James Harmon moved permanently to Sarasota in February, 1926. A few months later, in May, he traveled to Ocala, Florida, to marry Elsie Malinda Porter Harmon, a native of Williamsport, Tennessee. Mr. Harmon and his wife had been acquainted earlier in their home state of Tennessee where Mrs. Harmon was a graduate of Ward-Belmont School for Girls in Nashville. She had moved to Ocala with her family after leaving school. J.D. Harmon's first job in Sarasota was in the advertising department of the Sarasota Times where he remained for the first year in the city. He later became the owner of two auto dealerships, one for Kaiser-Fraser and the other for Studebaker. He also was active in real estate investments and was associated with his brother, C.E. Harmon, in the brokerage business in Tampa.

In 1927, Harmon purchased Worth's Block, (National Register, 1997) an early 1900s commercial building at the corner of Main Street and Lemon Avenue in downtown Sarasota and converted it into a retail cigar store and news stand. It was originally called Harmon & LeValley Cigars & Tobacco, but shortly thereafter renamed the Corner Cigar Store. He subdivided the building to accommodate an additional storefront on the Lemon Avenue side of the building. That new storefront housed a soda fountain that was popular with local high school students. The Main Street store continued to sell tobacco products and added newspapers and magazines to their inventory.

In Harmon's Corner Cigar Store facing Main Street, Harmon installed a ticker-tape and scoreboard in the store to keep track of current sports scores. According to his brother, W.M. “Mac” Harmon, the store “wasn't just the gathering place for them (high school students). Anyone who wanted to know anything about sports in Sarasota, they'd call the Corner Cigar Stores.” “There was also a radio speaker out front where people could gather at night to listen to shows like Amos and Andy and at night when nothing was going on, the fellows who weren't dating would either sit around and play checkers or arm wrestle.”

The store and soda fountain on the first floor continued under several names over the next few years under Harmon's continual ownership. During the 1930s, the second floor was used for storage and the manager's office. By the mid-1930s, the soda fountain business waned and Harmon gave it up in 1936. Prohibition had ended in 1933 and Harmon converted the former soda fountain in the Lemon Avenue store into the Gator Bar & Grille. The Main Street store was renamed the Gator Cigar Store. The bar and grill operation began to build a clientele of circus performers from the Ringling Brothers Circus, especially the animal handlers and blacksmiths who frequented the club for many years to come. In addition to attractive prices and slot machines, modern air-conditioned comfort helped draw patrons.

In 1937, along with his younger brother, William M. “Mac” Harmon, James Harmon founded Harmon's men's clothing store on Main Street in downtown Sarasota next to his bar and grill where the entire first floor had been converted into D. Harmon Liquors. In the following years, Harmon and his brother continued to operate the men's furnishings store and obtain income from various real estate investments. Mr. Harmon was a member of the Elks and Kiwanis Club. He served as a director of the Chamber of Commerce. Mr. and Mrs. Harmon were pioneer members of the First Christian Church in Sarasota. Mr. Harmon died in 1988 and Mrs. Harmon in 1995.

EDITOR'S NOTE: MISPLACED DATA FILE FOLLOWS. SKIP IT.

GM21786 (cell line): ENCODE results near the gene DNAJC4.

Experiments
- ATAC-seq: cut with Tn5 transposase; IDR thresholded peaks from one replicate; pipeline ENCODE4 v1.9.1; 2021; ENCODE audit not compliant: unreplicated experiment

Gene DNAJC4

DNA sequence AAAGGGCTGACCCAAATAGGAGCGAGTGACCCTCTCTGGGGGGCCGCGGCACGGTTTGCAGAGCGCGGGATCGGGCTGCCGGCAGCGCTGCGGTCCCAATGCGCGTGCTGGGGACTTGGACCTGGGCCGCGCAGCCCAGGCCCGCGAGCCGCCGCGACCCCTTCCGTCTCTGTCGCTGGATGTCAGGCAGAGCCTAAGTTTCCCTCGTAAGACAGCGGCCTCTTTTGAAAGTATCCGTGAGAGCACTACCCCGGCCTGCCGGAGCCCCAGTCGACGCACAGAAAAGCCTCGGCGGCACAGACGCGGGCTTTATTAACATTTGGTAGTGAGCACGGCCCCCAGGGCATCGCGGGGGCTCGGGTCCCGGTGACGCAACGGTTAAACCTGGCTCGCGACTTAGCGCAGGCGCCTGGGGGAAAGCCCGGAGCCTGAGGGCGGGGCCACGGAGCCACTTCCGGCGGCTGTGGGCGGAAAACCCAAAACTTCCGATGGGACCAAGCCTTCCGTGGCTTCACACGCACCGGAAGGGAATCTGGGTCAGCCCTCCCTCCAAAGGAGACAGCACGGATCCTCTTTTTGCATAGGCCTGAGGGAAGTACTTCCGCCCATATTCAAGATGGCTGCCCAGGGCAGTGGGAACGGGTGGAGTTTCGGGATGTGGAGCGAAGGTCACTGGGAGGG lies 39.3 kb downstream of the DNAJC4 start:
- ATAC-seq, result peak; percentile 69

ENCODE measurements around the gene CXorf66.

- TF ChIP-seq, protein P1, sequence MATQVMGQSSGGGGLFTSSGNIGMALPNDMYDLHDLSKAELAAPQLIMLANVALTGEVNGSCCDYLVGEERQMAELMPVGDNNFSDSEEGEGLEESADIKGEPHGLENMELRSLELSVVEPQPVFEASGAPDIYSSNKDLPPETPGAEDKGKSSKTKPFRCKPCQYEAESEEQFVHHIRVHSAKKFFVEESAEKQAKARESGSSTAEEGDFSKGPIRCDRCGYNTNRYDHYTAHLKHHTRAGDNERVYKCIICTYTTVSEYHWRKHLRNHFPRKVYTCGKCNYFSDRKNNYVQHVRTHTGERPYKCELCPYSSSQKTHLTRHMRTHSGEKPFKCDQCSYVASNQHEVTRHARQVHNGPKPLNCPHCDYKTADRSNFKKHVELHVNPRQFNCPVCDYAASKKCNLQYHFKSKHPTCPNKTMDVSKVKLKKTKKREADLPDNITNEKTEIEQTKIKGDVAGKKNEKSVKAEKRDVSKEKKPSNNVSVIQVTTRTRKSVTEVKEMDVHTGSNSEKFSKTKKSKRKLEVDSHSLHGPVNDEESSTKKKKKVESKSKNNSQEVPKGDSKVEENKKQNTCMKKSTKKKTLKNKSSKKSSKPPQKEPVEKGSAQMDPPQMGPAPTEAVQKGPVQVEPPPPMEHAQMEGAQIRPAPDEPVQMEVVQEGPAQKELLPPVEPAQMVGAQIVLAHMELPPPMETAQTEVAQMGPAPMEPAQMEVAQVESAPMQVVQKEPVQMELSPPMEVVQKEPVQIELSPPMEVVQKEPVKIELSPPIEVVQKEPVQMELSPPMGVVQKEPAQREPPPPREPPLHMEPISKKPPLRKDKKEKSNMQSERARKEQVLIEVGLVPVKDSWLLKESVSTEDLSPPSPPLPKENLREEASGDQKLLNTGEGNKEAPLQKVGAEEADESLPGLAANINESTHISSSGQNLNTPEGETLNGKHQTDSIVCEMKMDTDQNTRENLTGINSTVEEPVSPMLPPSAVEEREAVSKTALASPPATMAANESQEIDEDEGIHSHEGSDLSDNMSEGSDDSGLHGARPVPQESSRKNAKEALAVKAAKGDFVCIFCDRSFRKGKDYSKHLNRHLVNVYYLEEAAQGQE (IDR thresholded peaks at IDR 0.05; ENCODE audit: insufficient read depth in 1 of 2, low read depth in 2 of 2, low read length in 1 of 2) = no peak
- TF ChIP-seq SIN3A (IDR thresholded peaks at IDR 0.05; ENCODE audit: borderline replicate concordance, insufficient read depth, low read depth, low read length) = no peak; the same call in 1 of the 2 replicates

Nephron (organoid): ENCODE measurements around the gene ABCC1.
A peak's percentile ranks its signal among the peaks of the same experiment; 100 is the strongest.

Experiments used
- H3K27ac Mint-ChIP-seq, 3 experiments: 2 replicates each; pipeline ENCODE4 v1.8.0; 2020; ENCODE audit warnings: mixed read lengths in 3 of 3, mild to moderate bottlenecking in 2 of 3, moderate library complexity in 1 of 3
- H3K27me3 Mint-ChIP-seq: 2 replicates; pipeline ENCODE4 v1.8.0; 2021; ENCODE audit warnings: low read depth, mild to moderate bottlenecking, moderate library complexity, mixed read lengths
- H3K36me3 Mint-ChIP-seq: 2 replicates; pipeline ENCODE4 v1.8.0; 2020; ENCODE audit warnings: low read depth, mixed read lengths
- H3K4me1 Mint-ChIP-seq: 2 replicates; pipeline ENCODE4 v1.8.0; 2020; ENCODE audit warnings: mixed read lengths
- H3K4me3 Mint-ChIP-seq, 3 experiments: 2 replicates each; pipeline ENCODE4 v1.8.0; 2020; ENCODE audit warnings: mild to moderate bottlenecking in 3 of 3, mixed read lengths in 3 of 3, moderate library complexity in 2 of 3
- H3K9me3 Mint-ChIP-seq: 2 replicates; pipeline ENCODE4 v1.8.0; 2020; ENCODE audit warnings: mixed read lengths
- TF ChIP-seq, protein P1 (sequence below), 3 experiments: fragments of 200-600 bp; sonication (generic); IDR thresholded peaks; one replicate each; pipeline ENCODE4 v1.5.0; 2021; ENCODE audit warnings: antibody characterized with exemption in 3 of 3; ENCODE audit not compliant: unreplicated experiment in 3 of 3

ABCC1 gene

The Harmons sold the house on Lincoln Drive on August 20, 1971, to Gene and Nancy Bewley. Mr. Bewley was the owner of Gene Bewley Designs, Inc. The Bewleys retained ownership of the property until July of 1974. Since that time, the property has had many different owners: the Kowalyskis, the Lancasters, the Merrills, and the Hazlewoods.

Architectural Context

The Spanish Colonial Revival Style gained prominence during the late nineteenth and earl twentieth centuries. This style was popularized by the Pan-American Exhibition in San Diego in 1915 and the work of architect Bertram Grosvenor Goodhue. Goodhue had previously written a study of Spanish Colonial architecture. He wanted to go beyond the then popular Mission interpretations and accentuated the richness of Spanish precedents found throughout Latin America. The major development that occurred during the 1920s throughout Florida brought a new architectural identity to Sarasota. The Spanish Colonial and Mediterranean styles popularized by Henry Flagler in St. Augustine and Addison Mizner in Palm Beach were reflected in major Sarasota buildings.

The Mediterranean Revival style became another choice in the stock of borrowed European styles popular with American architects at the time. What was known in the 1920s as the “Spanish Boom” incorporated stylistic qualities of Spanish, Colonial, Byzantine, Moorish, Mission and Italianate styles and is generally today called Mediterranean Revival or Mediterranean Eclectic. For Florida, the style proved a perfect marketing device for resort communities such as Sarasota, conveying the exotic beauty of the area, while also drawing upon a link to the Spanish Colonial heritage.

The Mediterranean Revival style soon became as popular in Sarasota as it was in other developing areas of south and central Florida. Its success may have been the result of its appeal to Florida's sense of history and the association (though inaccurate) with what the early Spanish explorers and settlers must have built. It is as likely that an analogy was made between the mild climate of the Mediterranean coasts and that of Florida, and that the architecture of the former was therefore determined to be appropriate for the latter. Regardless of rationale, the Mediterranean Revival style was soon the prevalent design idiom for most of the major and many of the minor buildings in Sarasota in the 1920s, with several elements constituting the style in general Characteristics of the style included stucco exterior walls, arched openings, clay barrel tile roofs, casement windows, ornate glazed tile, wrought iron gates and window grills, and pecky cypress doors and trim.

Architectural Significance

The Mediterranean Revival style of the Southwick-Harmon House is expressed in its irregular plan, lightly textured stuccoed exterior walls, multiple roof forms and particularly the arched porch on the main façade of the house. The arched motif is continued in the arched porte-cochere on the west elevation that passes beneath a second story bedroom that has similar arched windows. These arches are also found on the one-story garage addition that was constructed on the east elevation of the residence in 1986. The house's clay tile roof is also characteristic of the Mediterranean Revival style, as is the tall, stuccoed chimney with its clay tile cap.